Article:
Brief Snapshot of What We’re Hearing from Jewish Nonprofits
March 20, 2020
By Leading Edge, JPRO Network, and
Board Member Institute for Jewish Nonprofits
Many of you – funders, board members, and other stakeholders – have been asking what we at Leading Edge, JPRO Network, and the Board Member Institute for Jewish Nonprofits have seen and heard from nonprofits on the ground. Our organizations have connected with CEOs, board members, HR staff (our “people people”), and line staff at hundreds of organizations over the past week, on webinars and in private conversations.
Following – a brief synthesis of the prevailing themes that leaders and professionals raised most frequently and urgently this week.
Please note: The situation we are all in is changing day by day. This summary provides a “pulse” of what we see at this moment in time. Things will likely shift from week to week, as we experience the swings of our “new normal.”
With that, here is a bird’s-eye view of the persistent themes we heard this week, March 23-27, 2020:
CEOs’ top concerns and needs:
- Organizations face hard choices (with long-term effects) about how to use limited funds. Many have been forced to make staff and salary reductions and that will continue, especially for organizations (e.g. JCCs) that rely on earned revenue. As leaders manage these issues, they are struggling with how much and what information is appropriate to share with their teams as they are acutely aware of the responsibility to be transparent but do not want to add undue anxiety to their teams.
- At the same time, we are hearing about the partnership between organizations and funders to creatively repurpose funds, remove restrictions and develop other solutions to free up cash flow.
- We are working to identify leading experts to support CEOs with the technical assistance they need to navigate this crisis, including experts to support CEOs with the technical assistance they need to navigate this crisis, including:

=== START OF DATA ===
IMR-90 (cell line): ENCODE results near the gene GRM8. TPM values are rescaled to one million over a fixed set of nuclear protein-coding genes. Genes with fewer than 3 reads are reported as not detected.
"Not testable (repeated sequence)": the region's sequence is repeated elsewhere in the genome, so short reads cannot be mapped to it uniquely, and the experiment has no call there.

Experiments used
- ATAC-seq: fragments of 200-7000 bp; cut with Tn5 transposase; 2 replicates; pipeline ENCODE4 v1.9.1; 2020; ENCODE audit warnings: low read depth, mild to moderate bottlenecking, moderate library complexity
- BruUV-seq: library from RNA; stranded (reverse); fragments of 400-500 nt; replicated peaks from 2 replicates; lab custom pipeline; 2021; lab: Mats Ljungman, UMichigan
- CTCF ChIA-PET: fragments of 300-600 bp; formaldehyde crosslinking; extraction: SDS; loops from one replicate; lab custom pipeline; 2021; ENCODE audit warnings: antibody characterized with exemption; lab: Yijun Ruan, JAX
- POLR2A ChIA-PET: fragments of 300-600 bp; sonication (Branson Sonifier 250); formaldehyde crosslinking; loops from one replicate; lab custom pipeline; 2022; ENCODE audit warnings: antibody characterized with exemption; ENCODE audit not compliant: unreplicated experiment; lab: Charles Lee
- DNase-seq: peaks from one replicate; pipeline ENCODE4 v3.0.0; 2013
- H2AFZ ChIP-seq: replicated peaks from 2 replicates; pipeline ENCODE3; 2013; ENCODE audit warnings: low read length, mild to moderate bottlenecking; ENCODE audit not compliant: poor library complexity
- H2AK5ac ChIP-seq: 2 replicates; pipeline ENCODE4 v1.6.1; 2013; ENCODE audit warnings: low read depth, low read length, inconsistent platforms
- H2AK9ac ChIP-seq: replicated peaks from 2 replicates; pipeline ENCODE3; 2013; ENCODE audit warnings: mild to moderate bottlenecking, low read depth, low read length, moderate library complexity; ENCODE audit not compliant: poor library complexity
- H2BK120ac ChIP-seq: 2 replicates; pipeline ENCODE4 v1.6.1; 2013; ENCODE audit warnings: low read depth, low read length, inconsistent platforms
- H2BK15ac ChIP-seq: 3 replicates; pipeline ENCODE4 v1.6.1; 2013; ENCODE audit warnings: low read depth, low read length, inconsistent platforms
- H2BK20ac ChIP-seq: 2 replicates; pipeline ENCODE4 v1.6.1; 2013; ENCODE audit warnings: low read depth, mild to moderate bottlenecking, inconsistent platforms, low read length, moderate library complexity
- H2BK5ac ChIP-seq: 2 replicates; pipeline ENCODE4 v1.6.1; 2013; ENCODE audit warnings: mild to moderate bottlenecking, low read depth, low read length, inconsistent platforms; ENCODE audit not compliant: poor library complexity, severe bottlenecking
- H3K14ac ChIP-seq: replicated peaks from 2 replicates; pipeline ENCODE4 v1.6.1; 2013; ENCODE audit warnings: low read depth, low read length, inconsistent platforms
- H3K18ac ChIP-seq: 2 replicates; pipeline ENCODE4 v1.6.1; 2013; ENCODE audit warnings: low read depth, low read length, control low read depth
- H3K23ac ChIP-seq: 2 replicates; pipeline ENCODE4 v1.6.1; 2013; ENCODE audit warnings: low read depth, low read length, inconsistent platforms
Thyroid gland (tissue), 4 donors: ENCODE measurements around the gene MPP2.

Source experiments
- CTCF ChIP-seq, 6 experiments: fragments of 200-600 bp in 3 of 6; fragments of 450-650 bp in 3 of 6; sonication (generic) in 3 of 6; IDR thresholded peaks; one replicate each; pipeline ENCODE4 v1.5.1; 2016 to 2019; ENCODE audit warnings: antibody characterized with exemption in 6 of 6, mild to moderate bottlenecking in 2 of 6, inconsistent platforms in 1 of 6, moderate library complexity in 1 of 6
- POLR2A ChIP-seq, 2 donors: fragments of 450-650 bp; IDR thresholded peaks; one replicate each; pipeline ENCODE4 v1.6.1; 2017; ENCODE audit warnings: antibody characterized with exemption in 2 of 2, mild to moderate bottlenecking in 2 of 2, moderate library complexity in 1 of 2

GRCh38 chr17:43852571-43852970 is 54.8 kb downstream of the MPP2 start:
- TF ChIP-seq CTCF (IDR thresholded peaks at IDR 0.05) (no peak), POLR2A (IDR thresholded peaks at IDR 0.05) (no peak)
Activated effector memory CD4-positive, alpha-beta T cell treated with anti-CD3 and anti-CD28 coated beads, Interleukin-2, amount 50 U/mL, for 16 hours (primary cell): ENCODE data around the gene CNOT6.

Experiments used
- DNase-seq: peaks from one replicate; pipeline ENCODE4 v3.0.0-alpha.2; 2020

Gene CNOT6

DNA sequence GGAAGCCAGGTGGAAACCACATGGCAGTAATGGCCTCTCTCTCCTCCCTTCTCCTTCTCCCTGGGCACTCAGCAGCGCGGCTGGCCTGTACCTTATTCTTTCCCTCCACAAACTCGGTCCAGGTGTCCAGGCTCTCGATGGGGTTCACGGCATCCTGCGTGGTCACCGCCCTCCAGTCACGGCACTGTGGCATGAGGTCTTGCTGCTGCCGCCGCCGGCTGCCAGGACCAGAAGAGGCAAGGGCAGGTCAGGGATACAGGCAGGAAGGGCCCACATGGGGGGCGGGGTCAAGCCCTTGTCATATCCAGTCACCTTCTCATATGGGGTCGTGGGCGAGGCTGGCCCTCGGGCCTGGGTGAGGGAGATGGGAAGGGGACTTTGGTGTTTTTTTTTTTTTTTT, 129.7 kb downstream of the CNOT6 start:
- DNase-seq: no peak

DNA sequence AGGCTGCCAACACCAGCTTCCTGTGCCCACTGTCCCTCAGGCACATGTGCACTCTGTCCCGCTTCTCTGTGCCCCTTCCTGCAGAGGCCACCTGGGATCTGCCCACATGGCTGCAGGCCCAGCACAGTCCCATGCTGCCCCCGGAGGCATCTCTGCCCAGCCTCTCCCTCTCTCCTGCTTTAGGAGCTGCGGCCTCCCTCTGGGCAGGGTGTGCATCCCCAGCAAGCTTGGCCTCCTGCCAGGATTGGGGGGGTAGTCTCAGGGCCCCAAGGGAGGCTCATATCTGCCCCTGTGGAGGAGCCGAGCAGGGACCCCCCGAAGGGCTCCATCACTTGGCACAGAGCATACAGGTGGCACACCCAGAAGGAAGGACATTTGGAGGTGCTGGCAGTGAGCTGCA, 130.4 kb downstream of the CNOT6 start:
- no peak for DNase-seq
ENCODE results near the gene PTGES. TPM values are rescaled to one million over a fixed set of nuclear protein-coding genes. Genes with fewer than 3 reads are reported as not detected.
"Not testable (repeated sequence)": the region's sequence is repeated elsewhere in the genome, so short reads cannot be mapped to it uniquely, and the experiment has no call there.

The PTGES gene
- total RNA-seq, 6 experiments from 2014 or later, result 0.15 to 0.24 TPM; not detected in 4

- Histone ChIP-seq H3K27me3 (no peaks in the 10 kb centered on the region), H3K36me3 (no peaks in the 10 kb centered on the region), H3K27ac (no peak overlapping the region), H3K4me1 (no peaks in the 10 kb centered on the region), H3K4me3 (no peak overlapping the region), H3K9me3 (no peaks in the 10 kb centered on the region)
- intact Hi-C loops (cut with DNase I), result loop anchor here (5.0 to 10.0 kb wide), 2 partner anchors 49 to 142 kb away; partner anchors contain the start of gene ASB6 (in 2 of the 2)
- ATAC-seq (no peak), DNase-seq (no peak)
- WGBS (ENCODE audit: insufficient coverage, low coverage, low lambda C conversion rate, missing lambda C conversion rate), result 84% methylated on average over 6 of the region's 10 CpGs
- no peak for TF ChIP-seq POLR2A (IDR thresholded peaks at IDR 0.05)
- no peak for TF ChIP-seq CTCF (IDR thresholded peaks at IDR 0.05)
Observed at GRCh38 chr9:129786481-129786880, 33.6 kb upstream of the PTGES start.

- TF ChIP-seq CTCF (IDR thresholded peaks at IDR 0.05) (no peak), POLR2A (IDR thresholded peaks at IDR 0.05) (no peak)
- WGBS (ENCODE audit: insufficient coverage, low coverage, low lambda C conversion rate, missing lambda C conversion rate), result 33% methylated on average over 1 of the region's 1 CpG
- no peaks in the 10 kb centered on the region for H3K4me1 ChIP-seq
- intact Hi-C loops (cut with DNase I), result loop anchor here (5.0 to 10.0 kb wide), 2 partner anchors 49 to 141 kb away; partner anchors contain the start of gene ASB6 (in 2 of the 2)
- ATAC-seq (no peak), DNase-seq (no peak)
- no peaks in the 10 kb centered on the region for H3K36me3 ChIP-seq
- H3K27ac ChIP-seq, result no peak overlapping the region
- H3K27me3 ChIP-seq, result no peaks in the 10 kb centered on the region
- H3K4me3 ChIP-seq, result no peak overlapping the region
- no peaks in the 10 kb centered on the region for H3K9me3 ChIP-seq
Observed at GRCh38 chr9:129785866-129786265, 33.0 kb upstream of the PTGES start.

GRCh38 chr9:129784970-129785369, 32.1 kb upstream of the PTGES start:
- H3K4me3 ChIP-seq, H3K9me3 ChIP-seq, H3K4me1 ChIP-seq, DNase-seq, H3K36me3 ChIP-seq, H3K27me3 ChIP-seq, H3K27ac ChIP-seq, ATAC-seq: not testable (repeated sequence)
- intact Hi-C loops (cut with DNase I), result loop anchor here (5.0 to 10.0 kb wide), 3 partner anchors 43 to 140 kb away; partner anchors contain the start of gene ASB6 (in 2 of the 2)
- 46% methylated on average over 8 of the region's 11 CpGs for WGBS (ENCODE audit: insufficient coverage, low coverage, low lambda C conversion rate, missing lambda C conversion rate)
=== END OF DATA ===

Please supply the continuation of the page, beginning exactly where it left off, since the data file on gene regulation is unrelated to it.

- Financial modeling and scenario planning
- Legal and HR support related to FMLA and related policies o Technology
- Strategic planning / pivoting to meet this moment
Board members’ top concerns:
- Board members are trying to define and understand their fiduciary responsibilities and role. They want to add value to their organizations where appropriate and meaningful. How to do that is also tricky. The unanticipated financial and time burdens of the crisis have led to some board member resignations (more prevalent on the local level). It has also led to boards coming together and rising to the occasion in inspirational ways.
- Board Chairs and CEOs alike are working to ensure that they establish clear lines of authority and communication while presenting shared leadership to their stakeholders. However, this new climate has greatly exacerbated challenges for organizations that were already struggling with board partnership and board culture.
- Board members have also expressed a need for expertise to help navigate relevant nonprofit legal statutes and insurance coverage. They are also seeking technical assistance, similar to what is outlined in the section above.
Professionals’ top concerns:
- Professionals throughout the Jewish community are afraid. As the virus impacts more and more families, our workforce is preoccupied with their health and the health of their loved ones. Along with that, people are concerned about the potential loss of income for themselves or their partners.
- The morale and experience of our workforce is significantly impacted by 1) the organization’s level of ease and experience with remote work, and 2) the culture of the organization – those with strong cultures are better able to take care of their people than those who have been struggling – and our people are feeling the impacts of these disparate contexts strongly.
- Jewish community professionals are working with our organizations and collaborating to meet their needs by sharing tools for the use of technology, fundraising, running programs, holding teams together, and more.
Thinking about the future:
- Some leaders and organizations see this crisis as an opportunity to be visionary about their future. They are able to “pause” and reflect on who they want to be when this is over. While this kind of thinking is largely a “privilege” for organizations that are not on the front lines of this crisis, it is a reality as more and more are concerned about serving a meaningful role now and in the post-pandemic world.
This crisis is an existential stress test for us all. While it is exposing underlying challenges in our organizations and field, it is also showing the very best in our people – lay and pro. We are inspired by the nimbleness, creativity and energy to serve our community and our country during this unprecedented time.
Wishing you all a safe, healthy and peaceful week,
Gali, Ilana, & Alicia
Gali Cooks, President & CEO, Leading Edge
Ilana Aisen, CEO, JPRO Network
Alicia S. Oberman, Founder, Board Member Institute for Jewish Nonprofits